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Am Fam Physician. 2022;105(5):544-546

Author disclosure: No relevant financial relationships.

Case Scenario

I am the family physician for a family of four and have cared for both children, currently 15 and 13 years of age, since they were born. When I recommended human papilloma-virus (HPV) vaccination for their son, the mother declined, saying that HPV is a sexually transmitted infection and that she did not believe the immunization was necessary for their son. At a later visit, the mother refused HPV immunization when their daughter reached 11 years of age. While leaving the visit, the father pulled me aside to say that he disagreed with his wife's decision and would try to change her mind.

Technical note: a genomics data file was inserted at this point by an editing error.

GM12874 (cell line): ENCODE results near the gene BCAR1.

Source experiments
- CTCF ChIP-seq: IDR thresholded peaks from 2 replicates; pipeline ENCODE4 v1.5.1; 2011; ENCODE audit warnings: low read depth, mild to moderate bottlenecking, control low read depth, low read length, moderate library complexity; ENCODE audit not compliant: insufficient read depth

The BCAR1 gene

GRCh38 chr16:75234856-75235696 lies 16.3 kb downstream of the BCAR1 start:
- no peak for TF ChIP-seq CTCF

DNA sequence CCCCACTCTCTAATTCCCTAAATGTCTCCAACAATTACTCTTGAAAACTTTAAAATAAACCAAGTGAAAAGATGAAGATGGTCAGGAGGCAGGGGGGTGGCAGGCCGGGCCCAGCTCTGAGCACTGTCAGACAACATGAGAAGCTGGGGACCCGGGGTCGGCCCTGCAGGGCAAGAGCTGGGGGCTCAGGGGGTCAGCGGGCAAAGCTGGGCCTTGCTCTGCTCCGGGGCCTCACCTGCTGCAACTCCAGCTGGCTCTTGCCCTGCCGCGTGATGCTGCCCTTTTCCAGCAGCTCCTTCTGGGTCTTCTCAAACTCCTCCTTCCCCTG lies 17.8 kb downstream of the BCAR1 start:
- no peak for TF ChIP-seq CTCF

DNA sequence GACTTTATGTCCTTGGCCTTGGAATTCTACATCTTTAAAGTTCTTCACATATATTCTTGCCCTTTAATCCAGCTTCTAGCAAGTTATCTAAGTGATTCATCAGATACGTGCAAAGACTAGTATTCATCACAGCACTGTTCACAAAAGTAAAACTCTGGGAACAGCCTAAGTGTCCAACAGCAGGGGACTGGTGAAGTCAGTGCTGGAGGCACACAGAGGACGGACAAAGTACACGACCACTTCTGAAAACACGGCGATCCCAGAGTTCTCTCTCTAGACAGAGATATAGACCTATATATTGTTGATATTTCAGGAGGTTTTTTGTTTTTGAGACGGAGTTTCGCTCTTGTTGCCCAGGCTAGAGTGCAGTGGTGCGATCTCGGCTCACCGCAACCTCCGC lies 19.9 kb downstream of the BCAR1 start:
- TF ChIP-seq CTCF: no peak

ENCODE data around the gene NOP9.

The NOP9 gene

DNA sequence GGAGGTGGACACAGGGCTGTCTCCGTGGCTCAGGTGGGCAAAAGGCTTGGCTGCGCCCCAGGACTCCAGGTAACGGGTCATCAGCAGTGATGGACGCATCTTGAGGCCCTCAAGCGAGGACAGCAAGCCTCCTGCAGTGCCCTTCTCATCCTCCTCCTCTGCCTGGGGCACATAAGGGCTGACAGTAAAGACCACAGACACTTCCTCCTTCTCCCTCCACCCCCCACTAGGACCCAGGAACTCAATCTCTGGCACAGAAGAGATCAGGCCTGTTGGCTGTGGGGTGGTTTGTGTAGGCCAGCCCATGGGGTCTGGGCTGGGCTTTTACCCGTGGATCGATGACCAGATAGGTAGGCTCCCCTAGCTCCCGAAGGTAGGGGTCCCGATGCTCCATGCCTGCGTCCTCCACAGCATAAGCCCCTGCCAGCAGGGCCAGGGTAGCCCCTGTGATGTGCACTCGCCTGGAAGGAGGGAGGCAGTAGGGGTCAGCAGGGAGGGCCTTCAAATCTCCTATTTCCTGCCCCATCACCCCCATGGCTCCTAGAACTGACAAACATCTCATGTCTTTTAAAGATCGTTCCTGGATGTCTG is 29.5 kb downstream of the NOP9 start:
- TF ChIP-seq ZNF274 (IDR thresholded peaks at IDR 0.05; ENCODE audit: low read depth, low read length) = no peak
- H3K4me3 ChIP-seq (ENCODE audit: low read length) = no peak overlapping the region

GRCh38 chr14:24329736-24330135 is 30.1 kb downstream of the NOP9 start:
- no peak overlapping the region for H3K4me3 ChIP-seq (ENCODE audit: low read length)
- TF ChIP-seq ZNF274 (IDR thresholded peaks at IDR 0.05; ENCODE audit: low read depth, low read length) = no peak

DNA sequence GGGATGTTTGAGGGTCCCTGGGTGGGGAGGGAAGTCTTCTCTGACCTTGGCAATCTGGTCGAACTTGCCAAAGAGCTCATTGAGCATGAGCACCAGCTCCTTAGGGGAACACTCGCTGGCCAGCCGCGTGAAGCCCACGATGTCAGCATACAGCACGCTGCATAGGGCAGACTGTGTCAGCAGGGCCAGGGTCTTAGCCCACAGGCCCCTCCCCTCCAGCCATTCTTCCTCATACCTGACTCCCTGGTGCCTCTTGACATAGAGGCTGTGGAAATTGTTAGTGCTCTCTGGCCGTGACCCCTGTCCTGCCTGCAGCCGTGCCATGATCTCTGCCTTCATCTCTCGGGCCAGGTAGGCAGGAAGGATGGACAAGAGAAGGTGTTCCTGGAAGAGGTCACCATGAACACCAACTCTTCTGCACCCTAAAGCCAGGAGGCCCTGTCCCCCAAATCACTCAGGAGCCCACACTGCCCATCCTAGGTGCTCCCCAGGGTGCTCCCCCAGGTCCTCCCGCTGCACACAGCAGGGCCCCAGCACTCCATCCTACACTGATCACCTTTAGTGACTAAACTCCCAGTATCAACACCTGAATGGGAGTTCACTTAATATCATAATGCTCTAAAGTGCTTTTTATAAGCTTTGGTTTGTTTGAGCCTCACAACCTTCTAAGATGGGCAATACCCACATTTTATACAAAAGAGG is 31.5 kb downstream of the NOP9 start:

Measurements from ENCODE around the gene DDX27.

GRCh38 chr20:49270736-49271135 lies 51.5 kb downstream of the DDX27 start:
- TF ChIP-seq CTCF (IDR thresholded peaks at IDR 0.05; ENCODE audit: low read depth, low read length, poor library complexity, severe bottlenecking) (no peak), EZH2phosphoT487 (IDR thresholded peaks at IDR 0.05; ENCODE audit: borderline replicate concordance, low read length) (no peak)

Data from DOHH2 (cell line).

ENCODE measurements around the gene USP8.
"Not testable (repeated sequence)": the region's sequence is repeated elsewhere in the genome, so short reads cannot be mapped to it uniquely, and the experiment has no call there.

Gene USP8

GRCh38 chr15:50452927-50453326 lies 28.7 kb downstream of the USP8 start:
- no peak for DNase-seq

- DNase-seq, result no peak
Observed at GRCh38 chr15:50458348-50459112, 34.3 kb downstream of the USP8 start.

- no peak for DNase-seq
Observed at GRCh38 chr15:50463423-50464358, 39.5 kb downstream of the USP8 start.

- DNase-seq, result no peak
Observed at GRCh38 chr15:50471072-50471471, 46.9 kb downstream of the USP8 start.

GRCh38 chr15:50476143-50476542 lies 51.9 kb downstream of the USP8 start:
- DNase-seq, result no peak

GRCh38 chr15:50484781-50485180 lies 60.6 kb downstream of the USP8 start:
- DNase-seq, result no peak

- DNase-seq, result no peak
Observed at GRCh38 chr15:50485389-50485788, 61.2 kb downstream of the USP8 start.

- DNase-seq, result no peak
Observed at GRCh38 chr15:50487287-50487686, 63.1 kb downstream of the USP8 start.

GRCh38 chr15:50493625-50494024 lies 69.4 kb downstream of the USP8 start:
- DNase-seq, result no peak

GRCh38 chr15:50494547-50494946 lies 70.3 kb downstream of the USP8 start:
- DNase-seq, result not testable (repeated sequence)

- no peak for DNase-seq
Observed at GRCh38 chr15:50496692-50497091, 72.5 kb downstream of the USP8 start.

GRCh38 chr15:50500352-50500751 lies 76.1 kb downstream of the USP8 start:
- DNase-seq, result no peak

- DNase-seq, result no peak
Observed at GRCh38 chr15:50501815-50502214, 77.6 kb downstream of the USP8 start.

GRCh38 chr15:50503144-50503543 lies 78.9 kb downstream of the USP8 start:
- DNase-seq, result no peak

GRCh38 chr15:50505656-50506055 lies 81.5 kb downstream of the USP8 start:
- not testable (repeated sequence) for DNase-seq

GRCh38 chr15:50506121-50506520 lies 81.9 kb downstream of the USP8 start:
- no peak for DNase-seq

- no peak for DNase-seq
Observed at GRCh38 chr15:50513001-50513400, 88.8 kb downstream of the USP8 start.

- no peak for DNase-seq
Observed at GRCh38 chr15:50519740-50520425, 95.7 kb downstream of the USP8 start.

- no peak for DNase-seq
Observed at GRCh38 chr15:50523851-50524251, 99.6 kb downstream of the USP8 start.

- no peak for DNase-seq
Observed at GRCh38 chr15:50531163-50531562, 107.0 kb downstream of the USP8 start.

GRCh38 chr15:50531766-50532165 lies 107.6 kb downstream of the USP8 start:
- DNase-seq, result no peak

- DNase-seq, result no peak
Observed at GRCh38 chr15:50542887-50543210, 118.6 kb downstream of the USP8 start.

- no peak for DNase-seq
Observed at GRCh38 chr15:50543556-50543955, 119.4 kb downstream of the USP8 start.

When effective vaccines against SARS-CoV-2 became available, the father chose to be vaccinated as soon as he became eligible, but the mother did not. She explained that she was not an “anti-vaxxer” but was worried about adverse effects that might appear long after the two-month period covered in the clinical trials on which emergency authorization of these vaccines was based. The day after the U.S. Food and Drug Administration authorized the vaccine for children 12 to 15 years of age, the father asked whether he could bring his children to receive their first doses of this vaccine and the HPV vaccine. Pleasantly surprised, I agreed and asked what had prompted his wife's change of heart. After a long pause, the father said that his wife was being unreasonable and that he would prefer that she not know until after the children had been vaccinated.